(6) 'Insurer' means an insurance company, a health maintenance organization, and other entity that provides health insurance coverage as defined in Section 38-71-670(6), is licensed to engage in the business of insurance in this State, and is subject to state insurance regulation.
(7) 'Health maintenance organization' means an organization as defined in Section 38-33-20(8).
(8) 'Health insurance plan' means a group health insurance policy or group health benefit plan offered by an insurer. A 'health insurance plan' includes the State Health Plan but does not otherwise include a health insurance plan offered in the individual market as defined in Section 38-71-670(11), a health insurance plan that is individually underwritten, or a health insurance plan provided to a small employer as defined by Section 38-71-1330(18).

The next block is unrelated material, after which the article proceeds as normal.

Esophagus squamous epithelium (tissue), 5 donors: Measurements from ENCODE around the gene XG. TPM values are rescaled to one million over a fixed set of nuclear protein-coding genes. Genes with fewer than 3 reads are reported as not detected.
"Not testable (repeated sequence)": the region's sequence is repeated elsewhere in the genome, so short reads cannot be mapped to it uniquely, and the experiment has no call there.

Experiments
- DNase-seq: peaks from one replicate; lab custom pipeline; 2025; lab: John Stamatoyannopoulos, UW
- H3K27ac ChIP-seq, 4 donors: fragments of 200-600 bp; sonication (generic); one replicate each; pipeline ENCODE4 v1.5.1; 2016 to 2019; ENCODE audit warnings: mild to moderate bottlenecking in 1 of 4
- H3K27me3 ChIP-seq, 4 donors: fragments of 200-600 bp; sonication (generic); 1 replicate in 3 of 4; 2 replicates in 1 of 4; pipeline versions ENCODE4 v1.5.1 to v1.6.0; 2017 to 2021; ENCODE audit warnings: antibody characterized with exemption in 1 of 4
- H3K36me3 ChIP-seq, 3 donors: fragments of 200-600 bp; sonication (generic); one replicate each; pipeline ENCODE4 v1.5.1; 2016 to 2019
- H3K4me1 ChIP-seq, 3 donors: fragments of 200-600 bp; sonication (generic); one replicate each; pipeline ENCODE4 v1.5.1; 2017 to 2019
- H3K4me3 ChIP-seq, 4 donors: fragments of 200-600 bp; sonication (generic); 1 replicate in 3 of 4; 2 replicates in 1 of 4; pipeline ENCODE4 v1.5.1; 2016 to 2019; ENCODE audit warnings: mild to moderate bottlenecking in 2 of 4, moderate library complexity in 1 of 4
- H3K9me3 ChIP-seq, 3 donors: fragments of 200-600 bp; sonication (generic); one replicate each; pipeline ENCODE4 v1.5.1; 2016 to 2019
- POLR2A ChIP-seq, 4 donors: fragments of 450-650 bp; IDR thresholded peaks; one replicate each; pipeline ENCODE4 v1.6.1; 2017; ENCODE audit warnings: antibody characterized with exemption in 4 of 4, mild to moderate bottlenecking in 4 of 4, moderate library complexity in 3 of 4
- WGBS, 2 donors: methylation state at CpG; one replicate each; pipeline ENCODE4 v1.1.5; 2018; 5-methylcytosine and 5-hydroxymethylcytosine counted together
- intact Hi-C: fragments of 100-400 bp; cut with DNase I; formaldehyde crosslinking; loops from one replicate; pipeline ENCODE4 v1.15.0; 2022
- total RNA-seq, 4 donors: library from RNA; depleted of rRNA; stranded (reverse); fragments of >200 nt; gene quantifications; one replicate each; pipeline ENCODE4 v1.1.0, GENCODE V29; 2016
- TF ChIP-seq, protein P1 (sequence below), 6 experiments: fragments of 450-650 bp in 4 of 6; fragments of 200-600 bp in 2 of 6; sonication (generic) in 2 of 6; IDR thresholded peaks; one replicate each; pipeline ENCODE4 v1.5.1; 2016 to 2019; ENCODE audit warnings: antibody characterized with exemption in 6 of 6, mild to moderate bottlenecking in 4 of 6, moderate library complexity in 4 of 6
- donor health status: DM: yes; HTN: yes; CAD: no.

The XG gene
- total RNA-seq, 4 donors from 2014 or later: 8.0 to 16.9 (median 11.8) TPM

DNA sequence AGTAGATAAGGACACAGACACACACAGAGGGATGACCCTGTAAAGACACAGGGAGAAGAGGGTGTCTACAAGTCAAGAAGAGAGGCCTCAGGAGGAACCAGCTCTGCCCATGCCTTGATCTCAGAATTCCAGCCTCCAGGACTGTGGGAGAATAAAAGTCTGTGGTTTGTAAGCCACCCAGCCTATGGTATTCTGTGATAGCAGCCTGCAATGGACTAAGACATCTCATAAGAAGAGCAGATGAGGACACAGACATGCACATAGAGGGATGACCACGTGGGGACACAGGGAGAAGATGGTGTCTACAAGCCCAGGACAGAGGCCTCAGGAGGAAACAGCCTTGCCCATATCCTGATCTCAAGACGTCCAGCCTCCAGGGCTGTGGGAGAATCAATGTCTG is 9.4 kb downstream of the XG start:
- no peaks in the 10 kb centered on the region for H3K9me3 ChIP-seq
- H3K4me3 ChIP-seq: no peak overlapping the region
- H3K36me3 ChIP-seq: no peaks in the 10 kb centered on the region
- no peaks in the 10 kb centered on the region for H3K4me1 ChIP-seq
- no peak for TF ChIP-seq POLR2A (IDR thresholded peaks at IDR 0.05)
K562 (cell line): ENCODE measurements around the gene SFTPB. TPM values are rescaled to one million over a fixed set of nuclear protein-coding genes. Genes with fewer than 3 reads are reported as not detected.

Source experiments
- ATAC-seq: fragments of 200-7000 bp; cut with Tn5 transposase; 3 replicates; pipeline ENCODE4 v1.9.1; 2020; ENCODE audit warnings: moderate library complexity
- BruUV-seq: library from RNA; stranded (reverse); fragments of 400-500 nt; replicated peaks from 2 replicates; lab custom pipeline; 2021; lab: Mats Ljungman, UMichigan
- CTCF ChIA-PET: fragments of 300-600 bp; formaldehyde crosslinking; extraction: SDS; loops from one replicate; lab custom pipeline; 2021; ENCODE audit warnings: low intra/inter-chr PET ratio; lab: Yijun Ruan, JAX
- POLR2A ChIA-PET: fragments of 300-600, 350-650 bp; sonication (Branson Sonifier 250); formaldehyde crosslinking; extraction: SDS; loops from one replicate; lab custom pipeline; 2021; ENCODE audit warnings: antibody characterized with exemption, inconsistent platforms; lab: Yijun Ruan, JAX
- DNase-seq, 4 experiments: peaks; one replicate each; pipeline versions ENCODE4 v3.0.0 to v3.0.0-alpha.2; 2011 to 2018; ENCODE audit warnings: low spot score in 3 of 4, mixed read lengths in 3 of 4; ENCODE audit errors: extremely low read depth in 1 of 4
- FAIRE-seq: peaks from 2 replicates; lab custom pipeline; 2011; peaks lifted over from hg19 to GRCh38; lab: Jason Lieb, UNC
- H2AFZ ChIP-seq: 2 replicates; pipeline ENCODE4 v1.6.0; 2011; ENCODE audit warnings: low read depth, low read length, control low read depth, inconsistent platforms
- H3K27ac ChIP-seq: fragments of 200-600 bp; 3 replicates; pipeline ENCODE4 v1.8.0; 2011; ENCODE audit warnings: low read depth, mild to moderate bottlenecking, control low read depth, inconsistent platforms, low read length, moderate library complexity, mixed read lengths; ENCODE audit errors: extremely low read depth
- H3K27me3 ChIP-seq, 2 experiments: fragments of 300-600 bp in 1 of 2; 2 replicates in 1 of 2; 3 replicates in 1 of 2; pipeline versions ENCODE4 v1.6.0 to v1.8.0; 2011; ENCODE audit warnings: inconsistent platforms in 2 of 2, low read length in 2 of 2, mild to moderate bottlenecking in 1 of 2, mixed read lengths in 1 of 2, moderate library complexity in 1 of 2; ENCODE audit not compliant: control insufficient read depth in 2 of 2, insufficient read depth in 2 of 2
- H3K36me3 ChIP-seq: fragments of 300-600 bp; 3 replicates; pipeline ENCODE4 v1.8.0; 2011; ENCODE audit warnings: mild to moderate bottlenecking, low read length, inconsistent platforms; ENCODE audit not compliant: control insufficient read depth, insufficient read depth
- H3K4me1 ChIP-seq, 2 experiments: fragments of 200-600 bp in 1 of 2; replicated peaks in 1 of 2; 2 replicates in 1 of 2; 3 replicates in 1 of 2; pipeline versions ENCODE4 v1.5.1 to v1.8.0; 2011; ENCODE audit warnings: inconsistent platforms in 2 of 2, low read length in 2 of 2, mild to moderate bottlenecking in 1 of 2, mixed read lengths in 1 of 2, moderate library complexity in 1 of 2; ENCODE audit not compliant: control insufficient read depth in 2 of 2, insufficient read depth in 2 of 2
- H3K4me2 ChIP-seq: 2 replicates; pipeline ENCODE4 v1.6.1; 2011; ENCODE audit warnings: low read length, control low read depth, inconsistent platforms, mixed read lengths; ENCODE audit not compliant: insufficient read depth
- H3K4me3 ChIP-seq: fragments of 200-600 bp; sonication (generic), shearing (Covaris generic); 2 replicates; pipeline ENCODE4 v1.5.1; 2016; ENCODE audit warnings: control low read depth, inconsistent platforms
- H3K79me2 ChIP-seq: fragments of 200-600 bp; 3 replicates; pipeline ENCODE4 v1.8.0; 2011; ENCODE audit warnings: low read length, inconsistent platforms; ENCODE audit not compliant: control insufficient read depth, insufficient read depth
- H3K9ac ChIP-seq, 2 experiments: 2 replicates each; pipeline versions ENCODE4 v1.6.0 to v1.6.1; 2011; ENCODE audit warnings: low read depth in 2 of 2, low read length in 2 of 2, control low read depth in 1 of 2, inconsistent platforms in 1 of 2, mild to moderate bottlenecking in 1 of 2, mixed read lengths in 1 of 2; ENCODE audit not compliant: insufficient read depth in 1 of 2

(9) 'State Health Plan' means the employee and retiree insurance program provided in Article 5, Chapter 11, Title 1.
(10) 'Practice of fitting, dispensing, servicing, and sale of hearing instruments' means the measurement of human hearing with an audiometer for the purpose of making selections, recommendations, adoptions, services, and sales of hearing instruments, including the making of ear molds, as a part of the hearing instrument. An audiometer used in this section must be calibrated to the current American National Standard Institute standards.